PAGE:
Several Japanese and Chinese technology companies have proposed exporting robots that can do house chores to cater for the growing number of Saudi families that cannot find housemaids in the local market.
Saudi families are struggling to recruit housemaids after many Asian and African countries stopped sending their citizens to work in the Kingdom in the wake of several crimes that took place last year.
Technology companies are under increased pressure to manufacture robots, which will be more cost-effective than paying monthly salaries in the long run.
Robots have already circulated in several Asian and western countries and have been proven to be able to clean kitchens and floors and carry out other tasks.
Technology companies have sold more than 10 million domestic robots globally this year.
Several companies have visited Gulf countries to showcase the ability of these robots and other “smart” products that offer solutions to domestic chores.
“This is a good idea, but Saudi society will not easily accept the idea of replacing manpower with robots, especially since they still need someone to cook and make tea,” said Adel Al-Essa, director of operations at a technology company and an economic expert. “Nevertheless, the never-ending problems sponsors face in recruiting housemaids, including legal and crime-related issues, may just force society to accept having robots at home.”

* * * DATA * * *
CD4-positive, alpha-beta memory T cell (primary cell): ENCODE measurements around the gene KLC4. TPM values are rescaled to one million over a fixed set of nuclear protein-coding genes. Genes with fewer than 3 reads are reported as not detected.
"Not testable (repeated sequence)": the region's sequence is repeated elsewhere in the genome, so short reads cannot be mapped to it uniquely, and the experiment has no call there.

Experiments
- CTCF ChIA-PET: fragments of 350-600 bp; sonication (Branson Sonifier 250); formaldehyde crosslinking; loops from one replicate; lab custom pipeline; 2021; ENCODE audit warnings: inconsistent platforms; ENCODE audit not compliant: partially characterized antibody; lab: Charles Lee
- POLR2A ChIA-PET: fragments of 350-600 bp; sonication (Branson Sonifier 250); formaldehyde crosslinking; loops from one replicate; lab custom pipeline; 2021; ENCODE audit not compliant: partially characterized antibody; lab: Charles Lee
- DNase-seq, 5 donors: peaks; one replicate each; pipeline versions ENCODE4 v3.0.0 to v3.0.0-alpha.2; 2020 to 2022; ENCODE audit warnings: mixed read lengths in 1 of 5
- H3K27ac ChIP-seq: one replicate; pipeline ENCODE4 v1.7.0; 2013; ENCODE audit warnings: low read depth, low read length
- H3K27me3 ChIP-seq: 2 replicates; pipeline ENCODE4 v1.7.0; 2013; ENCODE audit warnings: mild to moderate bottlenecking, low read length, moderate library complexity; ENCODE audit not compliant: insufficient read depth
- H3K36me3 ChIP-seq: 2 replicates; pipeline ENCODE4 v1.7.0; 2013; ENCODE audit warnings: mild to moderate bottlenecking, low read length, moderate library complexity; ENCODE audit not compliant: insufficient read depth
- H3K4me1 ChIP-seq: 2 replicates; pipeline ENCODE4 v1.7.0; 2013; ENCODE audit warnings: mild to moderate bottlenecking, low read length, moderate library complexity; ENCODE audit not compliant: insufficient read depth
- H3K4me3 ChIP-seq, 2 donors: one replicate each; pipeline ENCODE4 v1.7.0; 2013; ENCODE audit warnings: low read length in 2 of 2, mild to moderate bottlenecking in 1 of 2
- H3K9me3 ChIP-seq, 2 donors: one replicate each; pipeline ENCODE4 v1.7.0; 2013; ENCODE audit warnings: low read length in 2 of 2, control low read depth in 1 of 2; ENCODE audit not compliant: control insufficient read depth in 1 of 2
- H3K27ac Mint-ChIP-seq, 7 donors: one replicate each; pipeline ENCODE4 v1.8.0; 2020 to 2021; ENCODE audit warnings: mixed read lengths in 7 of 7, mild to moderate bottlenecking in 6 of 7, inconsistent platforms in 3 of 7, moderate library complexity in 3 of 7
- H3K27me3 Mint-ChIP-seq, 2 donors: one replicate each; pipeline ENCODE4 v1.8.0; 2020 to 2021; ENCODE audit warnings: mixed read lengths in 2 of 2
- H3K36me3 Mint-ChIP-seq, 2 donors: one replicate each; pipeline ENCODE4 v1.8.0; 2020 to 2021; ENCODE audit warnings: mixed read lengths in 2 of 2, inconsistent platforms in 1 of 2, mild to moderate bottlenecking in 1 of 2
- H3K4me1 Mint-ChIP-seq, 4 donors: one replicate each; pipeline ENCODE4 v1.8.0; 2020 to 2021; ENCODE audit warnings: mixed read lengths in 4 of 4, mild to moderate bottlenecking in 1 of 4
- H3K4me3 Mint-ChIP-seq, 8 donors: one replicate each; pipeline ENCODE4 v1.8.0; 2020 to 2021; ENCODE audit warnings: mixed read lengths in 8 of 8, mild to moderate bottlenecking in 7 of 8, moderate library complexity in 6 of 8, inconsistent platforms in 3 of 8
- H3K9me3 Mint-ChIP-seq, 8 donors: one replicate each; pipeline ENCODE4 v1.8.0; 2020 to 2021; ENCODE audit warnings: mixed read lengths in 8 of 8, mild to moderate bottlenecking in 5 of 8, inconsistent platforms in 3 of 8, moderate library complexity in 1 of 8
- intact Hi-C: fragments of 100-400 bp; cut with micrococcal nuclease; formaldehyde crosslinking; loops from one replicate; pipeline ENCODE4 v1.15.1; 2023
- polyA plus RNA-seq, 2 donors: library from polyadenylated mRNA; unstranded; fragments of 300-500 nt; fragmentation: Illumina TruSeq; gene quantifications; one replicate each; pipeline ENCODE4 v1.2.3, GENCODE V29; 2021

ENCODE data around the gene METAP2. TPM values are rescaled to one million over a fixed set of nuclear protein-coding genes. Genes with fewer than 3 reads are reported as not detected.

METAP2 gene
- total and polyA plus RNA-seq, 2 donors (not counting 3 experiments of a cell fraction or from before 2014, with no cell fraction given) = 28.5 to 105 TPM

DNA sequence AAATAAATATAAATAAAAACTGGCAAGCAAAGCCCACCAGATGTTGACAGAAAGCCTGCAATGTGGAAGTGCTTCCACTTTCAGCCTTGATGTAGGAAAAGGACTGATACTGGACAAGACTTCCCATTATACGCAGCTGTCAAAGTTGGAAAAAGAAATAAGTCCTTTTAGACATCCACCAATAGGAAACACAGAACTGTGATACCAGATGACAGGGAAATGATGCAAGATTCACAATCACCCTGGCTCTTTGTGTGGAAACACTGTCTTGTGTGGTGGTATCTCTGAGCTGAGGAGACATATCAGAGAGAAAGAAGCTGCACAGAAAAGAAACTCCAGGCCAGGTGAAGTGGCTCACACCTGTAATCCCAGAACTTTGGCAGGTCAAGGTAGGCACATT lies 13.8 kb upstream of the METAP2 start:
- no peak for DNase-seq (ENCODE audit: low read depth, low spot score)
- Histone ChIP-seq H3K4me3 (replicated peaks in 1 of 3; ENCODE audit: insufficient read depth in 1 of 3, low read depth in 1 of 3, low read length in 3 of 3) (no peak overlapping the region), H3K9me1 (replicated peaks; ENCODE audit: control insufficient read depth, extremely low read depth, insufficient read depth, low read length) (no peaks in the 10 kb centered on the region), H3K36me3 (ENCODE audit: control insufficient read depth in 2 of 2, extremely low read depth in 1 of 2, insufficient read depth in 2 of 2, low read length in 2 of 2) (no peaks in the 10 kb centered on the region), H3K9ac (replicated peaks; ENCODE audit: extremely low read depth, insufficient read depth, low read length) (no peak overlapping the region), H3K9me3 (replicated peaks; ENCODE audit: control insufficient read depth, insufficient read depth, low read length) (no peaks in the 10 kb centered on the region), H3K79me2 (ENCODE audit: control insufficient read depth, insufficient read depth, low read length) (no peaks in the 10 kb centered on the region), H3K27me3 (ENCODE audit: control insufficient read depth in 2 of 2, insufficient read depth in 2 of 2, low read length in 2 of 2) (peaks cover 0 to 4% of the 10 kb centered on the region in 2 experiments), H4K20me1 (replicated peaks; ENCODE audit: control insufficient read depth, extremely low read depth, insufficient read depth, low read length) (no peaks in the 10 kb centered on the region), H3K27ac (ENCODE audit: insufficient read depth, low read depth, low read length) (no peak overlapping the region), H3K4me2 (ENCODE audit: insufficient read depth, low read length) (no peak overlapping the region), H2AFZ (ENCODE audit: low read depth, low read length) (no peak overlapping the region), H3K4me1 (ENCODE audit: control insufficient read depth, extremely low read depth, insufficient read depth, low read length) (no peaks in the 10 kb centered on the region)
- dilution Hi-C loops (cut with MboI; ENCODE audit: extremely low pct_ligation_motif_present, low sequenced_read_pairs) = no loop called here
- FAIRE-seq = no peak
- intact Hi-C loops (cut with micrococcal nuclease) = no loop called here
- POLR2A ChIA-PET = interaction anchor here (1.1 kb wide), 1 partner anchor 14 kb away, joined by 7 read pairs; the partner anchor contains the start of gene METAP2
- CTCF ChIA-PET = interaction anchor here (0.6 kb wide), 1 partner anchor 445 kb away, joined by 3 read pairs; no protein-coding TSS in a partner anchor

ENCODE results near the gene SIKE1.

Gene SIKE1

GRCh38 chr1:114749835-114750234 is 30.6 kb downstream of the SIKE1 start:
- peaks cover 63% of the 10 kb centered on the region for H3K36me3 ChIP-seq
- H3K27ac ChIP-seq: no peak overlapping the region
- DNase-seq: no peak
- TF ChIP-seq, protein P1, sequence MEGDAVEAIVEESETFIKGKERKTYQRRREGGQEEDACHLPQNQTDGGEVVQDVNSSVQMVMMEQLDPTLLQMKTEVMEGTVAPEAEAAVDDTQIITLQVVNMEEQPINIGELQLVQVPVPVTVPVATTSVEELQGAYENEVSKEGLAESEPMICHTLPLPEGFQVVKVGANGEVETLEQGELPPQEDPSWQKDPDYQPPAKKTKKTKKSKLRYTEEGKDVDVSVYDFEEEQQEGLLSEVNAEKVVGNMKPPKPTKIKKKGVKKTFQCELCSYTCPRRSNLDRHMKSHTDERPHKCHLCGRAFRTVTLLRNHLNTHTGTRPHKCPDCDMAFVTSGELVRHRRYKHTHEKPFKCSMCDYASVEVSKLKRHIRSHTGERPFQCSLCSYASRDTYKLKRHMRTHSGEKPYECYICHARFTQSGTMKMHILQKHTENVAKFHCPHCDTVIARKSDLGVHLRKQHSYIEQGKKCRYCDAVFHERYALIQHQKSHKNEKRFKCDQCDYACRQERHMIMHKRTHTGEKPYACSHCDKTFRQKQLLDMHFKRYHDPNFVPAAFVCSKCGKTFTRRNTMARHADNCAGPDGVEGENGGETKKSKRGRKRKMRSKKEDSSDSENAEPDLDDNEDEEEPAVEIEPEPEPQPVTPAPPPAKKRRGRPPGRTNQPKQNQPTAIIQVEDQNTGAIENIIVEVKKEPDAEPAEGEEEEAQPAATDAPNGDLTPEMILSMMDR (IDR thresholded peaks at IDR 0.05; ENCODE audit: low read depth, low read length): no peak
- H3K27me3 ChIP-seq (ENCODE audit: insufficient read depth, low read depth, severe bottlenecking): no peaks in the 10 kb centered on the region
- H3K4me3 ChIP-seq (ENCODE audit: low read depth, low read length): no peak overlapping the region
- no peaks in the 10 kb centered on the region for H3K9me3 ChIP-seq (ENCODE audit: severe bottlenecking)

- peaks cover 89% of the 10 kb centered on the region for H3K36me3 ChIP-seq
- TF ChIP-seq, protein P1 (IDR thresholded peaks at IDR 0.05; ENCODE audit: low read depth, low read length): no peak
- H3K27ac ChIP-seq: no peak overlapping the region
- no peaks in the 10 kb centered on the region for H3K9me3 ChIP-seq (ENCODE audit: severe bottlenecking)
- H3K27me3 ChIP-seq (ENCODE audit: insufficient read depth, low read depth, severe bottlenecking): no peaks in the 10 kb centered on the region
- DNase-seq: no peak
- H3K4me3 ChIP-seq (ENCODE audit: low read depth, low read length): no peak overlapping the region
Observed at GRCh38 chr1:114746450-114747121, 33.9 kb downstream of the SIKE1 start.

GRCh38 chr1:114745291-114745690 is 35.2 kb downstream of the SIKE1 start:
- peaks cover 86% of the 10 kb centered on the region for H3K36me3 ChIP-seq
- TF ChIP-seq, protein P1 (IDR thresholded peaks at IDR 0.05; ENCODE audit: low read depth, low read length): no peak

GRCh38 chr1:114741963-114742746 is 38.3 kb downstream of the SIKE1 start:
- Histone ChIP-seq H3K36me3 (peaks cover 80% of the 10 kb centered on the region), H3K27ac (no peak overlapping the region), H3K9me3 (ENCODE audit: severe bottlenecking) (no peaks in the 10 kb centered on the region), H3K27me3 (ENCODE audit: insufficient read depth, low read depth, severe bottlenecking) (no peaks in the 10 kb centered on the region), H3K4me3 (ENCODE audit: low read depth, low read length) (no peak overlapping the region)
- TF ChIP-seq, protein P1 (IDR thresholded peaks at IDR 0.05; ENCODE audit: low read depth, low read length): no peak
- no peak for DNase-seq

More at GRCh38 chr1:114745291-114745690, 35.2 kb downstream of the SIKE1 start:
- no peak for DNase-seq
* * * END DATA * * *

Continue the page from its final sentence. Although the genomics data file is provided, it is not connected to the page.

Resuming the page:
“Saudi women may, however, face difficulty working the gadgets, which operate in the English language,” he said.
“The potential success of robots will certainly cause huge losses to housemaid recruitment firms,” he told Arab News.
Yehia Al-Maqboul, president of the Recruitment Committee at the Jeddah Chamber for Commerce and Industry (JCCI), denied that this new technology will impact recruitment firms.
“Saudi society will need a long time to accept robots to replace housemaids,” he said. “There are several chores that housemaids do that robots simply cannot.”
Meanwhile, the Labor Ministry recently disclosed plans to recruit housemaids from Kyrgyzstan to meet the severe shortage.
“We are in talks with officials from former Soviet republics about the recruitment of domestic helpers,” said Ahmed Al-Fehaid, deputy minister for international affairs.
“Maid-exporting countries are limited in number,” he said. “Some Arab countries export manpower when their economy becomes weak, only to stop when the economy picks up again.”
“Still, Saudis prefer domestic workers from Arab countries if they are ready to fulfill the ministry’s conditions,” said Al-Fehaid.